“Elegant, witty and compulsively readable – I think the Brontë sisters would have been delighted.”


The Diabolical Bones by Bella Ellis is the second book in what is rapidly becoming one of my favourite ongoing series, The Bronte Sisters Mysteries. Once again the three sisters become invested in solving a mystery, this time involving the discovery of the skeletal remains of a child in a walled off room in a remote farmhouse on the windswept moors. The family who owns the house includes a brutish father , Clifton Bradshaw who is mourning the loss of his beloved wife years before, and a son who is coming of age and desperate to get out from under his cruel father’s control. The house is also the source of much rumour and speculation, including a tale that Clifton has sold his soul to the devil . Assuming the remains are centuries old , the sisters decide to give them a decent burial, but another discovery at the burial site seems to suggest that they are much more recent, and it seems likely that foul play was involved. Once again the three women, helped and occasionally hindered by brother Branwell, thrust themselves into uncovering the truth ,which is darker than any of them ever imagined.

This is an impeccably researched and beautifully written mystery, perfect reading for the dark and wintry nights ahead. The writing is wonderfully atmospheric and very evocative of both time and place, and the story itself is both cleverly told and distressingly believable in the context of the social and political climate of the time. The author does not shy away from tackling the unpleasant aspects of Victorian attitudes to social standing, race, politics and religion, instead incorporating them into the book in a way that adds to the story without feeling like a lecture. The real highlight of this book, as was the case in the previous one, is the wonderful characterisation of the three sisters. each of whom has a distinct personality. Fans of their writing will enjoy the suggestion that the people the girls meet in this book could have acted as inspiration for some of the characters readers have come to love over the centuries.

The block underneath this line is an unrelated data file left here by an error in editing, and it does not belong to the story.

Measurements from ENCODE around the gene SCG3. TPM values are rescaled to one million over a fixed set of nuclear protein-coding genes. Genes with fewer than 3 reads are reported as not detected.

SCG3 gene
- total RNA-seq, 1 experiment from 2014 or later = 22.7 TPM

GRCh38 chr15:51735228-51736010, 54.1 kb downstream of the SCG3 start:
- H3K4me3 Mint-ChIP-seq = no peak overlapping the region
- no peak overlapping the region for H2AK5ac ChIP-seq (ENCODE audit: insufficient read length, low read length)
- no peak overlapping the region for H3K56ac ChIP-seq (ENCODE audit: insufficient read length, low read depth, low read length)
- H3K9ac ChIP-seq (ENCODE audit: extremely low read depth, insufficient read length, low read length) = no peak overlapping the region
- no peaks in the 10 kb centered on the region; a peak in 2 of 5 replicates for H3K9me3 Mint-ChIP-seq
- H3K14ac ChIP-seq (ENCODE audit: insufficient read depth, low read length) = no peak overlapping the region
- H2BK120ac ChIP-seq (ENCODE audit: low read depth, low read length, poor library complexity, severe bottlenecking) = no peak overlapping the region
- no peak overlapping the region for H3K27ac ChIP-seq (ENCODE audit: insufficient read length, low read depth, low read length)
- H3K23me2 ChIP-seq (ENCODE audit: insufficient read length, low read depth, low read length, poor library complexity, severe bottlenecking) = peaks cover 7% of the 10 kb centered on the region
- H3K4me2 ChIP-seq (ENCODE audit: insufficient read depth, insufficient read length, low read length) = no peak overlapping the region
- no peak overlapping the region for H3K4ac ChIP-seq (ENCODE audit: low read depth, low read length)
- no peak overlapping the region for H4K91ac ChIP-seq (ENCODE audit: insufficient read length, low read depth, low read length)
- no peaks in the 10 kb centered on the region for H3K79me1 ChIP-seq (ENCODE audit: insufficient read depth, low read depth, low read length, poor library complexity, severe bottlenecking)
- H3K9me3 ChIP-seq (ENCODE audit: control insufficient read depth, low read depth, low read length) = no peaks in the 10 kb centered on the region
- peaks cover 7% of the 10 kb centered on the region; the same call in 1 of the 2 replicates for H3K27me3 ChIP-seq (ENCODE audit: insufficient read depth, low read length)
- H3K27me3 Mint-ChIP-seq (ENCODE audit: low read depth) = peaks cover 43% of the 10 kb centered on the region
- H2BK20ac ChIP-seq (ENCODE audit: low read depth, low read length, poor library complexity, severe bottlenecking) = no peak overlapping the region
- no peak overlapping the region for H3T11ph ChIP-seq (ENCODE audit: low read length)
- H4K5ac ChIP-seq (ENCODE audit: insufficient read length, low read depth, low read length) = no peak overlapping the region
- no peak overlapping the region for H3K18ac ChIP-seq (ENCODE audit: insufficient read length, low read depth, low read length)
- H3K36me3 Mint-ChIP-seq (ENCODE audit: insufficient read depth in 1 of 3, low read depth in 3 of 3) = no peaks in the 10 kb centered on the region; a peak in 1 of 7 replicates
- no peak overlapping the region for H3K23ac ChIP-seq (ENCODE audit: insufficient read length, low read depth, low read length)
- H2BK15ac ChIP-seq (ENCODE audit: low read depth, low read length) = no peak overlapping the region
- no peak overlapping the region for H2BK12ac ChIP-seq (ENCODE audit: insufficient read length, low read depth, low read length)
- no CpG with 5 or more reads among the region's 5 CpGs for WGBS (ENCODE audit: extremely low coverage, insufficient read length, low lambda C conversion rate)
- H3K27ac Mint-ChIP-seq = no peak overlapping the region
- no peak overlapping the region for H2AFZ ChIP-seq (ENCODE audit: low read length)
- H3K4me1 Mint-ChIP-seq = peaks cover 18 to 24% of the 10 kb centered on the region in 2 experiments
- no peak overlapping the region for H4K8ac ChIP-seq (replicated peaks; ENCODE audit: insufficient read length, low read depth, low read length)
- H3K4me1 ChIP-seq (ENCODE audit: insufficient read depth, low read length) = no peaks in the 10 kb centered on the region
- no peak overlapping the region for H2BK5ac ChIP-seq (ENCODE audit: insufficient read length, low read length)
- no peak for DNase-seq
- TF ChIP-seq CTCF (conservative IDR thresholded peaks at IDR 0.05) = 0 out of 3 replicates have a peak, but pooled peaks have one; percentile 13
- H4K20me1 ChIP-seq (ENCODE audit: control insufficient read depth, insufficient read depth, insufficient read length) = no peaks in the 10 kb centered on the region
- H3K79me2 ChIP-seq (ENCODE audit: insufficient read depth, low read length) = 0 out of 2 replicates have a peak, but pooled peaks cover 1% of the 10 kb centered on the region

I read and reviewed an ARC courtesy of NetGalley and the publisher, all opinions are my own.


Reviewed by:

Annette Jordan

Added 20th November 2020

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Annette Jordan